Stewart County Tennessee contains a number of sites of recreational, educational, and historical interest. Kentucky Lake and Lake Barkley offer opportunities for fishing and boating. Cross Creek Wildlife Refuge and the Land Between the Lakes provide nature lovers sightings of eagles, wild geese, turkey, and deer. The 1850 Homeplace, a living history farm, furnishes entertainment and education for all ages. For Civil War buffs, Fort Donelson National Battlefield and Cemetery and Surrender House, the site of Buckner’s surrender to Grant, are popular attractions.
As part of America’s great outdoors since 1963, Land Between the Lakes National Recreation Area manages over 170,000 acres of forests, wetlands, and open lands on a peninsula between Kentucky and Barkley lakes in Western Kentucky and Tennessee. The family friendly recreation area offers one of the largest blocks of undeveloped forest in the eastern United States. With 300 miles of natural shoreline, lake access provides idyllic settings for camping, picnicking, hiking, fishing, boating, wildlife viewing, and water sports. Licensed hunts for deer, turkey, squirrel and other small game animals occur throughout the year.
“No matter the season, Stewart County, Tennessee has something to delight the senses.”
Stewart County Tennessee is a rich plethora of recreational, educational, and historical interests. From our rivers, trails, and wildlife to our historical parks and museum, we have something to offer everyone.
Start with Kentucky Lake and Lake Barkley. Established in 1963, Land Between the Lakes (LBL) National Recreation Area manages over 170,000 acres of forests, wetlands, and open lands on a peninsula between Kentucky and Barkley lakes in Western Kentucky and Tennessee. The Land Between the Lakes and the Cross Creek Wildlife Refuge provide nature lovers sightings of eagles, wild geese, turkey, and deer.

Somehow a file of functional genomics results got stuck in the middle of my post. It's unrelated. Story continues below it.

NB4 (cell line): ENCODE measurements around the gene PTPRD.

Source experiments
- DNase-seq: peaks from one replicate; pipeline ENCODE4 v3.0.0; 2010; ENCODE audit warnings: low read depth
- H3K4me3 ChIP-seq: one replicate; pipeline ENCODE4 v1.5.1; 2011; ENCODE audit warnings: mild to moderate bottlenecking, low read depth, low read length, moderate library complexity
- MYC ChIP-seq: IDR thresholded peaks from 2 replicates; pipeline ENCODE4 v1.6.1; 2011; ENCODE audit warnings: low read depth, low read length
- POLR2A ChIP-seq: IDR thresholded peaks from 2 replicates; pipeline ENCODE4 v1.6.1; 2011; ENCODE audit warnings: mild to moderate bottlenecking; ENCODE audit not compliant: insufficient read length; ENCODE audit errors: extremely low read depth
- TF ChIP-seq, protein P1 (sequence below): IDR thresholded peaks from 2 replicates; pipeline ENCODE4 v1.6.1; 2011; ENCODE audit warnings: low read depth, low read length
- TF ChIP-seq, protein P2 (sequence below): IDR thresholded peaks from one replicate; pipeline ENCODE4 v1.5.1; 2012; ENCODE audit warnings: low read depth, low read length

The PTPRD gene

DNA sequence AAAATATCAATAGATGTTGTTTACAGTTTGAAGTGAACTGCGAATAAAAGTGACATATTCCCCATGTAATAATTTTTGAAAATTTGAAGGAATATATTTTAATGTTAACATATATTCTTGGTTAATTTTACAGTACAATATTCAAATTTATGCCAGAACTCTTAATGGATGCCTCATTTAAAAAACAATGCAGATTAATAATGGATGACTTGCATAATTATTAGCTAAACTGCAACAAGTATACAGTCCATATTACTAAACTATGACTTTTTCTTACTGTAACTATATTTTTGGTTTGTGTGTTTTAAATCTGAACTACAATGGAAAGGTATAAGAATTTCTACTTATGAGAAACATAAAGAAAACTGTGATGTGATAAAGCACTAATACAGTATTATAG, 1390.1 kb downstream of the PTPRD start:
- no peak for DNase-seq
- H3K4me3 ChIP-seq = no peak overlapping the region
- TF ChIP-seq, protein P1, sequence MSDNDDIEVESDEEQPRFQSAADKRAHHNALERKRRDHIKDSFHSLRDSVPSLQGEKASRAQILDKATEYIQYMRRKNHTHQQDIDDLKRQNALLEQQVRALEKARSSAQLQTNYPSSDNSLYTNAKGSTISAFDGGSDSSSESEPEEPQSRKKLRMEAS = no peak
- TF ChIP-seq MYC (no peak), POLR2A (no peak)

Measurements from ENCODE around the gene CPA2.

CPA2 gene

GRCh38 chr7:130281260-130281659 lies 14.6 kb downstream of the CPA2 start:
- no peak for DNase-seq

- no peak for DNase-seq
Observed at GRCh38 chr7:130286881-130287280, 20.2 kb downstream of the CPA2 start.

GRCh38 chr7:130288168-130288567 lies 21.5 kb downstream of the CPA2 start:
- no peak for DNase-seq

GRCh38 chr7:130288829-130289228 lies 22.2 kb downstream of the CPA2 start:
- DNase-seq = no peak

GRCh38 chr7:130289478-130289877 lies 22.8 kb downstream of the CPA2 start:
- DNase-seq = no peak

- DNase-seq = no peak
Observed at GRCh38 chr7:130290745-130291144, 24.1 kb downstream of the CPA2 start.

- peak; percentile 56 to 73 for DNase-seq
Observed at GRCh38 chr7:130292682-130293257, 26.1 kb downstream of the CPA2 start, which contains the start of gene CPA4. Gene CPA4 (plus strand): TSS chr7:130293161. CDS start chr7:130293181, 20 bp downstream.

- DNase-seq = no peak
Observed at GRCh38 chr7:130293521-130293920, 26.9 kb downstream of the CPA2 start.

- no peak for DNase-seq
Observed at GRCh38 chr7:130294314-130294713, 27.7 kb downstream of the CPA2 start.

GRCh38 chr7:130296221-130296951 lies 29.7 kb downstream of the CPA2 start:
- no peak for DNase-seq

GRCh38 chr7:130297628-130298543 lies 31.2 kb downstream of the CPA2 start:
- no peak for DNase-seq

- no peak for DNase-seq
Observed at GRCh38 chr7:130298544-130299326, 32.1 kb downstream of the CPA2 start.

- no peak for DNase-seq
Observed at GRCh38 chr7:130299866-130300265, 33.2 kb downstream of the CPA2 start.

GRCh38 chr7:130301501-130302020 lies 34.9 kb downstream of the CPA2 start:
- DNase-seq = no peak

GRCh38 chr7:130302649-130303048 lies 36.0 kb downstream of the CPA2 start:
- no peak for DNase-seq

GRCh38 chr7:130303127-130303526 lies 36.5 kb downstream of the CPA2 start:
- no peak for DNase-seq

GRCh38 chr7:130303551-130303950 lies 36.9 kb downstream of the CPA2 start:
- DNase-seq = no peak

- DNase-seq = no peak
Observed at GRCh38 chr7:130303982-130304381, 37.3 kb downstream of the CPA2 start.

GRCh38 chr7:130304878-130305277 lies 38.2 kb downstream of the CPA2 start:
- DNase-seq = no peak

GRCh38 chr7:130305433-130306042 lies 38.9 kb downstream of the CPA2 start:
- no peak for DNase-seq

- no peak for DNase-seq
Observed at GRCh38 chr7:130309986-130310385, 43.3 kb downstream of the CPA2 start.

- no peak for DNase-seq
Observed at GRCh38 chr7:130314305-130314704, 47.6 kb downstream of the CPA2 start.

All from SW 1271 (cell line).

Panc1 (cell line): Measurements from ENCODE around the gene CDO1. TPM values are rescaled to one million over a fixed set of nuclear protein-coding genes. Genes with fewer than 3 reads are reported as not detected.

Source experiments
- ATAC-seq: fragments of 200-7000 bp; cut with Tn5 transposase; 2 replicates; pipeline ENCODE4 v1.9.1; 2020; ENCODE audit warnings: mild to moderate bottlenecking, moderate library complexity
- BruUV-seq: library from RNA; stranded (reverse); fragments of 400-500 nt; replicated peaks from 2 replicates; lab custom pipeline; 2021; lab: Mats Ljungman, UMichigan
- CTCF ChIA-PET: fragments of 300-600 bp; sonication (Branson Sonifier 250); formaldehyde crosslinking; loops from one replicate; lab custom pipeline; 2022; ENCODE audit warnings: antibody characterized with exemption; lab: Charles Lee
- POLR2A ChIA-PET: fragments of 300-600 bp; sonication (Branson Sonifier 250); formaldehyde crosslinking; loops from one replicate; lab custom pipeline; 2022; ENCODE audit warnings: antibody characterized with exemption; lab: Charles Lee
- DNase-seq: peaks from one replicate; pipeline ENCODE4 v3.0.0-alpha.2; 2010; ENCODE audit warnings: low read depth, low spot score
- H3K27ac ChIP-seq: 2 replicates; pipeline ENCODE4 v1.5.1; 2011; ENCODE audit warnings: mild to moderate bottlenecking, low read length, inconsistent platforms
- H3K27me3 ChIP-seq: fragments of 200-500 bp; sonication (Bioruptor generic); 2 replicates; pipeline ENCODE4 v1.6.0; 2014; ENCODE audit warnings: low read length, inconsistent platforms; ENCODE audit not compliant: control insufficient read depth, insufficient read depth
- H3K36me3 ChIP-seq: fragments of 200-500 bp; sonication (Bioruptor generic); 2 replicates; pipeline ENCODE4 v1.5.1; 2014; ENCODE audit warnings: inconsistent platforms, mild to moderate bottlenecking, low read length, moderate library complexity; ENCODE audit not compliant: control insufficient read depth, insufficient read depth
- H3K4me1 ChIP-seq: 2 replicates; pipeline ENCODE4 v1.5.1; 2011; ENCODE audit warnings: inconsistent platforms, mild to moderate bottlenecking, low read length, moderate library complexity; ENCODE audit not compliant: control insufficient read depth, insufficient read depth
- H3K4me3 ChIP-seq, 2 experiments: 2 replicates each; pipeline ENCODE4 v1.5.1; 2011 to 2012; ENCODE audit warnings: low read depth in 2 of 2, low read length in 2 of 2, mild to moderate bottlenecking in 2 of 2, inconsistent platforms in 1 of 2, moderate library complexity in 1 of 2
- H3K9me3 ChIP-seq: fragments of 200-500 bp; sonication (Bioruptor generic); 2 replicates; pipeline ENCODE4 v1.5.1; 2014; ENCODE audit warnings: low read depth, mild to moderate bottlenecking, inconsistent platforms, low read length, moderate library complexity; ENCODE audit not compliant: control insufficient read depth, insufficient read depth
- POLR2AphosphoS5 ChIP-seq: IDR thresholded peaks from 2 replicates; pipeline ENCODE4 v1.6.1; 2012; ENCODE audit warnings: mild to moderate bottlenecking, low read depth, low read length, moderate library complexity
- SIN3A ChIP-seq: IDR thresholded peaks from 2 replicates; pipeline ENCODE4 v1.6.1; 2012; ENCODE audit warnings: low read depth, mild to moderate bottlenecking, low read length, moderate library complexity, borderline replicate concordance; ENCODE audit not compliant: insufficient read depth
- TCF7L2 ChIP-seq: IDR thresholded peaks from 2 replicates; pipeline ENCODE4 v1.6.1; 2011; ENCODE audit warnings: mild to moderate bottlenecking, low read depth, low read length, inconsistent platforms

LBL is a family friendly recreation area and offers one of the largest blocks of undeveloped forest in the eastern United States. With 300 miles of natural shoreline, lake access provides idyllic settings for camping, picnicking, hiking, fishing, boating, wildlife viewing, and water sports. It also allows licensed hunts for deer, turkey, squirrel and other small game animals throughout the year. If you’re interested in stepping out of time while touring the area then you can visit the 1850’s Homeplace, a living history farm, which furnishes entertainment and education for all ages.
Along with the recreational side of Stewart County is the historical side. One of the best collectors of historical information is the W.D. Sykes Historical Showboat Museum. Visitors are invited to learn more about Dover and Stewart County, Tennessee at the 1888 historic W.D. Sykes-Brandon House, an imposing Victorian frame home built in the style of a river showboat. This house now serves as the Stewart County Historical Museum with rotating exhibits that depict the county’s early history, including its historic importance in the Civil War. In the 1980s, Rebecca Sykes Wilford, daughter of W.D. Sykes, purchased the home as a weekend retreat, and in 1998 she donated it to the Stewart County Historical Society. The house stands on the site where two Civil War battles were fought, the Battle of Fort Donelson in 1862 and the Battle of Dover in 1863.
The battle of Ft. Donelson was a battle of historic importance in Civil War History. While visiting us, you have the opportunity to visit Fort Donelson National Battlefield, a unit of the National Park Service, with units in Dover, Tennessee, and in New Concord, Kentucky. You will be able to explore the battlefield and learn why this campaign was so important in the American Civil War, see the Confederate river batteries along the Cumberland River and learn stories with a unique perspective of the naval battle of February 14, 1862, explore the Dover Hotel, where Ulysses S. Grant accepted the Confederate surrender of the Fort from his old friend Simon B. Buckner, and visit the final resting place of 670 Union dead from the Civil War in the Fort Donelson National Cemetery.
Another interesting, culturally, and historically rich excursion in the area is the Historical Quilt Trail- “A Stitch in Time” set up throughout the County by our Arts & Heritage Council. Some of their quilts, along with their maps are hung up and displayed inside the Stewart County Visitor Center inside the Arts & Heritage room. Follow the quilt maps throughout the town to honor the memories and history that encompasses Stewart County.
No matter the season, Stewart County, Tennessee has something to engage your mind and spirit. Stop by our many county area restaurants, novelty shops, antiques stores and businesses. There’s always a friendly smile or a wave to greet our visiting guests with trademark Southern hospitality.